Ten years ago, when we started JAR, the journal was conceived to change how artistic research presented itself. This has meant, first of all, to show alternatives to the distinction between practice and theory that dominated the discourse at the time. While there were other, albeit few, journals and publishing channels around, there was something ‘theoretical’ about them, most importantly with regard to their form, which seemed to have allowed for only limited engagement with media, other than text.
Assessing new knowledges that emerge from expositions of practice as research puts a particular kind of responsibility on peer-reviewers (as well as editors, and ultimately also readers) that goes beyond a simple application of expertise. While a reviewer’s expertise may tell us which elements of a submission are already dealt with in a particular field, the other, arguably more interesting and innovative parts of a submission are more complex to assess, since they are by definition departures from the very field a reviewer is an expert in.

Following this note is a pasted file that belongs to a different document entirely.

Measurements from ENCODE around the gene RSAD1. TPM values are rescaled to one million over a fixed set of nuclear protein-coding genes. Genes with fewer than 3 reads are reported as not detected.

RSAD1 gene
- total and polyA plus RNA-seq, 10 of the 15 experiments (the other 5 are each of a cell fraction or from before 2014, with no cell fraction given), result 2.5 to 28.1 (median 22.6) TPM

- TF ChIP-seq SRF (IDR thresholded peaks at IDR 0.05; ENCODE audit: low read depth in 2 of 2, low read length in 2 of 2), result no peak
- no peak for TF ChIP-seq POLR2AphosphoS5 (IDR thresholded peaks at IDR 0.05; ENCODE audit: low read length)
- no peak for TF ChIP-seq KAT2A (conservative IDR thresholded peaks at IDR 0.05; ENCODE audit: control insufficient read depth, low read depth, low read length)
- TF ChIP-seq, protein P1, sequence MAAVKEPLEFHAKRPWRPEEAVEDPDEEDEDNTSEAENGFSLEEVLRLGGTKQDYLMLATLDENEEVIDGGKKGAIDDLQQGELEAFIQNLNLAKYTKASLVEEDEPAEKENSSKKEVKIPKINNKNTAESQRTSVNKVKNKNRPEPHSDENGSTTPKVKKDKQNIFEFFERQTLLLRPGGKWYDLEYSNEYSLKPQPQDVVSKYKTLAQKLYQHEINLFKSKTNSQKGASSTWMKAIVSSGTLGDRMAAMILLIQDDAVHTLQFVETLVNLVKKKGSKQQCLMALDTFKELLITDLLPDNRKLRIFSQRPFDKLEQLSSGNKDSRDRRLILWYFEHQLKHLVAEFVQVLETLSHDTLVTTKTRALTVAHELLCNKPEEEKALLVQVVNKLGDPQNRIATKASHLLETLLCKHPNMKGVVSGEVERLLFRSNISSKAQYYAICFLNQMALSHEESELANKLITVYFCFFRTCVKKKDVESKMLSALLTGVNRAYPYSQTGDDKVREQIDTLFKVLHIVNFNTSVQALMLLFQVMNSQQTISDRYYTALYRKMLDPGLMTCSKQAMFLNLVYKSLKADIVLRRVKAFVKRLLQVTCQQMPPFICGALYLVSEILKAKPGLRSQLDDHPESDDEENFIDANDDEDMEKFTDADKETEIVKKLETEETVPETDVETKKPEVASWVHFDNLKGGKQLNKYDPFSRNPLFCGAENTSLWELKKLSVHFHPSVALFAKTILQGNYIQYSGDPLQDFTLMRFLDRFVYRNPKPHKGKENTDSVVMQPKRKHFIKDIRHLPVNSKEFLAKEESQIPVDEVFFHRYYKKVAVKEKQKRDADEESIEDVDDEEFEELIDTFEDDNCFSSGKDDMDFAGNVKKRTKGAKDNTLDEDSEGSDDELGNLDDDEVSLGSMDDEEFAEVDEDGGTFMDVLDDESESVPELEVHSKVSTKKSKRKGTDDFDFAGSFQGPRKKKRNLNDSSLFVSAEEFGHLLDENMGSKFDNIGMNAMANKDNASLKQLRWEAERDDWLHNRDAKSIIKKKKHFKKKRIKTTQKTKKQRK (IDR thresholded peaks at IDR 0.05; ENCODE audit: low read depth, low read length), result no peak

Insofar as artistic research takes place within rich fabrics of practice, it is always also embedded in a multiplicity of languages – both verbal and non-verbal ones. Requiring submissions in English is – in some aspects – like asking for text as the only mode in which to report on an artistic research project: fixed formats that restrict options of articulation.